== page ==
Other groups also want schools and teams to have heart defibrillators at games, and have coaches and parents learn CPR.
The European Society of Cardiology and International Olympic Committee endorsed standardized screenings that have been credited with lowering the sudden cardiac death rate in Italy.
But previous U.S. studies suggest no added benefit from such screening methods, and U.S. medical groups don't recommend them. Although ECG screening may not have made a difference for Hammerdorfer, since he'd been previously diagnosed with a congenital heart problem, it is not known whether such testing could potentially benefit athletes like Leonard, who had no clues.
One argument against standardized electrocardiograph screenings for all athletes is that they cost too much. Some believe the money could be better spent putting automatic external defibrillators at every sporting event.
Dr. Douglas Zipes, editor of Heart Rhythm, told ABC News that to cover the $1,200 cost of a defibrillator, "you could get 120 fathers to kick in 12 bucks each."
There's also the danger of false positives -- suggesting that athletes are at risk when they are not -- with such blanket screeing. And ECGs are unlikely to detect certain types of heart problems in some, said Dr. Brian Olshansky, a professor of medicine at the University of Iowa Hospitals.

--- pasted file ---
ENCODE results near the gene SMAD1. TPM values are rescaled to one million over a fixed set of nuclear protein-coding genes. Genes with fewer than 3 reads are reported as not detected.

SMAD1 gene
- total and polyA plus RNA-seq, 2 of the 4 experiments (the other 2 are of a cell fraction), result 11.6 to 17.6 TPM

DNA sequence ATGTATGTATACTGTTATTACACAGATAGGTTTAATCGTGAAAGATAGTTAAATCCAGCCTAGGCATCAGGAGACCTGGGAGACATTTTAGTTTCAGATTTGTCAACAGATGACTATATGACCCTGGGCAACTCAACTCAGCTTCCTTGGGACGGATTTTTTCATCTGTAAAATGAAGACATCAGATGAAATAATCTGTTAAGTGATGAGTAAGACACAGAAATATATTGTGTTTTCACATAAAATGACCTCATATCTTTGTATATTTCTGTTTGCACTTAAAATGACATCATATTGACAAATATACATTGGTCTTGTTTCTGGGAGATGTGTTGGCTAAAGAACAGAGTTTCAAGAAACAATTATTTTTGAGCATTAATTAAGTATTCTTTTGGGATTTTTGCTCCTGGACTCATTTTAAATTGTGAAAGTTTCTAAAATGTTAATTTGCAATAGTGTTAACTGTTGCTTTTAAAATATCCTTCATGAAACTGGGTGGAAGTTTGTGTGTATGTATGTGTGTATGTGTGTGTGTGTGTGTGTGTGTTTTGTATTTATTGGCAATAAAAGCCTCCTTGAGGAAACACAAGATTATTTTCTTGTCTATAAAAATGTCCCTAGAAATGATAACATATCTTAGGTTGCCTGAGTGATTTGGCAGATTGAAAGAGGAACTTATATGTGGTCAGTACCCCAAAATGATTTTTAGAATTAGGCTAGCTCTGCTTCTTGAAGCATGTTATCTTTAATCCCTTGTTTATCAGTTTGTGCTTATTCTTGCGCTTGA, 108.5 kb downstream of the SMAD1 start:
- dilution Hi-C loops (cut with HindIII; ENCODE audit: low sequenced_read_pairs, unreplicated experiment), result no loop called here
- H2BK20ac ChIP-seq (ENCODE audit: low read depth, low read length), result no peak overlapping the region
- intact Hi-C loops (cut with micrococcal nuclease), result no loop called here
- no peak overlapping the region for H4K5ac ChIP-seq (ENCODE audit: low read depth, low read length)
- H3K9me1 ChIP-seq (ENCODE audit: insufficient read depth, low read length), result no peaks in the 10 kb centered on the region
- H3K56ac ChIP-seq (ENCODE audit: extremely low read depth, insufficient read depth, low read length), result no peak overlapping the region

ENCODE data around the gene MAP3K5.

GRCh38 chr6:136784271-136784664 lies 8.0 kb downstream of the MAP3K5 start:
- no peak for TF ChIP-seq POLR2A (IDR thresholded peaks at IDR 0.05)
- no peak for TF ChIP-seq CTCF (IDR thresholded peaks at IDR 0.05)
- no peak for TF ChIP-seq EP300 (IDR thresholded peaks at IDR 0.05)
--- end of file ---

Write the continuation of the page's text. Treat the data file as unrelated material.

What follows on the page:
For every 200,000 people screened, it is estimated that only one would yield a true positive for a heart abnormality. "The overall value of an EKG screening program remains highly problematic," said Olshansky.
Ackerman acknowledged that for some families who have lost a loved one to sudden cardiac death, a false positive could be seen "an acceptable nuisance." But he said the rate would be too high for it to become an acceptable way of determining who's at risk.
"Overdiagnosis is not trivial, and it can be just as tragic as missing it in somebody," Ackerman said, adding that it could lead to the sidelining of too many athletes.
While blanket screening may not be an adequate method to detect congenital heart problems that contribute to sudden death, Ackerman said there are steps families would take right away.
"Know your personal story, know your family history and advocate for a community rapid AED," an automated external defibrillator, said Ackerman.
ABC News' Clayton Sandell and Kevin Dolak contributed to this report.